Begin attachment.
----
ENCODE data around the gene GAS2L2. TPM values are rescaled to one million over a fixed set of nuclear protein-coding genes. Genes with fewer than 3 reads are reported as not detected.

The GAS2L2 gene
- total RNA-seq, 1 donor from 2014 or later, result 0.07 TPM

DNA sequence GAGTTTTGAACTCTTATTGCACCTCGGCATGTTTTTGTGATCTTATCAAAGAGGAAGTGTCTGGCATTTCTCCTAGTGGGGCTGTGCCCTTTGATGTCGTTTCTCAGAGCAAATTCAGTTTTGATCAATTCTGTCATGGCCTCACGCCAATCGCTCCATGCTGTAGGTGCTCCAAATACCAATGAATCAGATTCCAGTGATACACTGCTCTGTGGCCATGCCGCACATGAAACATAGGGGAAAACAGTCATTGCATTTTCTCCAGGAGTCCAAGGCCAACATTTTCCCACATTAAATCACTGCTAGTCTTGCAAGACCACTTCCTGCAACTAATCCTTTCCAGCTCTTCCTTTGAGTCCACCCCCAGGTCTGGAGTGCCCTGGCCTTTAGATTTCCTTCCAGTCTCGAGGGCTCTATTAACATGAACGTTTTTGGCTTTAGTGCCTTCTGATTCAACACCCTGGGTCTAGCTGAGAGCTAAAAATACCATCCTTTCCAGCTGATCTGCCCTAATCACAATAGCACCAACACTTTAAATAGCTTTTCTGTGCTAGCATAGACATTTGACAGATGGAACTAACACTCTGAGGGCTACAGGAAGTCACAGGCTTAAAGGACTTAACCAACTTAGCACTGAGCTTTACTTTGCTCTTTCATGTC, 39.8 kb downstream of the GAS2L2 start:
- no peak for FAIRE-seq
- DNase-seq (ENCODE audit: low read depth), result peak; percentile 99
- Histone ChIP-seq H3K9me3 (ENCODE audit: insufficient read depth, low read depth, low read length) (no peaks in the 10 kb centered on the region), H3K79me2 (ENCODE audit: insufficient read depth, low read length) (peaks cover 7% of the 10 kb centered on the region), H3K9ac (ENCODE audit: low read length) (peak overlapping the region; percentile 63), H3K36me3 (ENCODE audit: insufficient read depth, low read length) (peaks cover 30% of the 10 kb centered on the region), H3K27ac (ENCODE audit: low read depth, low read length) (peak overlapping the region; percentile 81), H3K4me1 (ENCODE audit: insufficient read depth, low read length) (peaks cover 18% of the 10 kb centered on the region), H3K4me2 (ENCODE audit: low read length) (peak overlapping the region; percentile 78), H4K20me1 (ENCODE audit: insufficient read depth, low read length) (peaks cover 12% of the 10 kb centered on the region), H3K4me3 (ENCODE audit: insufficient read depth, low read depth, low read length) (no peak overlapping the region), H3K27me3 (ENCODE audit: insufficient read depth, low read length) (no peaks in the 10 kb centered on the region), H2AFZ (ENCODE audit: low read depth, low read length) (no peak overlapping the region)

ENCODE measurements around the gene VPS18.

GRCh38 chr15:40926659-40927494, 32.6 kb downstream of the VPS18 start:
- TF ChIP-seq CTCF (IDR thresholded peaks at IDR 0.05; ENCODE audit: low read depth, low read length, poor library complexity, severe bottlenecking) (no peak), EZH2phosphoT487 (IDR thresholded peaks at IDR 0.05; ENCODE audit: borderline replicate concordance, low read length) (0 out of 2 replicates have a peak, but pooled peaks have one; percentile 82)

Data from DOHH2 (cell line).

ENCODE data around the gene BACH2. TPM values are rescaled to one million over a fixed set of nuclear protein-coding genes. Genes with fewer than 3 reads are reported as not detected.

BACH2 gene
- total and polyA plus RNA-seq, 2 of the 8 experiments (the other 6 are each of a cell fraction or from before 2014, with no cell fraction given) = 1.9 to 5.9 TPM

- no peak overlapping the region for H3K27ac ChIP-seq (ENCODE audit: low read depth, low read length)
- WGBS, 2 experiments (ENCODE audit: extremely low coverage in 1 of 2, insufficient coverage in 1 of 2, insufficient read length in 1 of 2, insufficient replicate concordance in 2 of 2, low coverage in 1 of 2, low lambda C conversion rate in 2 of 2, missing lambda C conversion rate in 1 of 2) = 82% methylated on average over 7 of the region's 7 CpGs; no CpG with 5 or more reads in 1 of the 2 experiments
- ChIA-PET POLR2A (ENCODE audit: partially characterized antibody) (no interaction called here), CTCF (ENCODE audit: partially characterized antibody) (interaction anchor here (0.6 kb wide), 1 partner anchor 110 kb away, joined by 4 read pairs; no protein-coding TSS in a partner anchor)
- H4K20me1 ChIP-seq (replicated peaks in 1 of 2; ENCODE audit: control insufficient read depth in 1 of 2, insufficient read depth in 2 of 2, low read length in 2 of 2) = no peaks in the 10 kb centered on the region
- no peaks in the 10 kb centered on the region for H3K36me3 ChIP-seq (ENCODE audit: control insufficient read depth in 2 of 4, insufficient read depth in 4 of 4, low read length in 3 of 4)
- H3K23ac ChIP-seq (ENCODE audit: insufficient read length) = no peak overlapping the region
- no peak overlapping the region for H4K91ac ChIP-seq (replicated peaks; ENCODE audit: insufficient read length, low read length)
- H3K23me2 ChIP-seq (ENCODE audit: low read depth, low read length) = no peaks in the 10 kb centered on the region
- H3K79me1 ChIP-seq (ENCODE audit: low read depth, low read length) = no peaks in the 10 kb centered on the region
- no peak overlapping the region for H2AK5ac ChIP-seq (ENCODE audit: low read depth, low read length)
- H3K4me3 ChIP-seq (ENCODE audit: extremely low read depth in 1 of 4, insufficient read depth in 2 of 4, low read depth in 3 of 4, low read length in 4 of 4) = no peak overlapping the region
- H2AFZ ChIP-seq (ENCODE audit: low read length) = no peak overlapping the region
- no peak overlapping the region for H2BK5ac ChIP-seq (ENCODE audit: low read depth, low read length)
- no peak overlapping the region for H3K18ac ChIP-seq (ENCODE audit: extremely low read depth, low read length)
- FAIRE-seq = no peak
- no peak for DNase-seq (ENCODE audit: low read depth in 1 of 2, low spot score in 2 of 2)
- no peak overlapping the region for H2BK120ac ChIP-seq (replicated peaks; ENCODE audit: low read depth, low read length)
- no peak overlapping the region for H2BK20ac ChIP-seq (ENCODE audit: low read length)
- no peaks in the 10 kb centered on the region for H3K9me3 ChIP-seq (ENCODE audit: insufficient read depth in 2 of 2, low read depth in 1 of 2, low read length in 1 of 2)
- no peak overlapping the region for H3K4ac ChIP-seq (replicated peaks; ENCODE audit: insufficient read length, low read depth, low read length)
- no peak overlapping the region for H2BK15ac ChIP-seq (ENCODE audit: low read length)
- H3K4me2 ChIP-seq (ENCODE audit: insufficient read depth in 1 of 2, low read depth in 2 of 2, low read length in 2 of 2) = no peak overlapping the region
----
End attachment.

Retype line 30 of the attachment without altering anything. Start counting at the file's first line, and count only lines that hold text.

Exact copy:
- no peak for DNase-seq (ENCODE audit: low read depth in 1 of 2, low spot score in 2 of 2)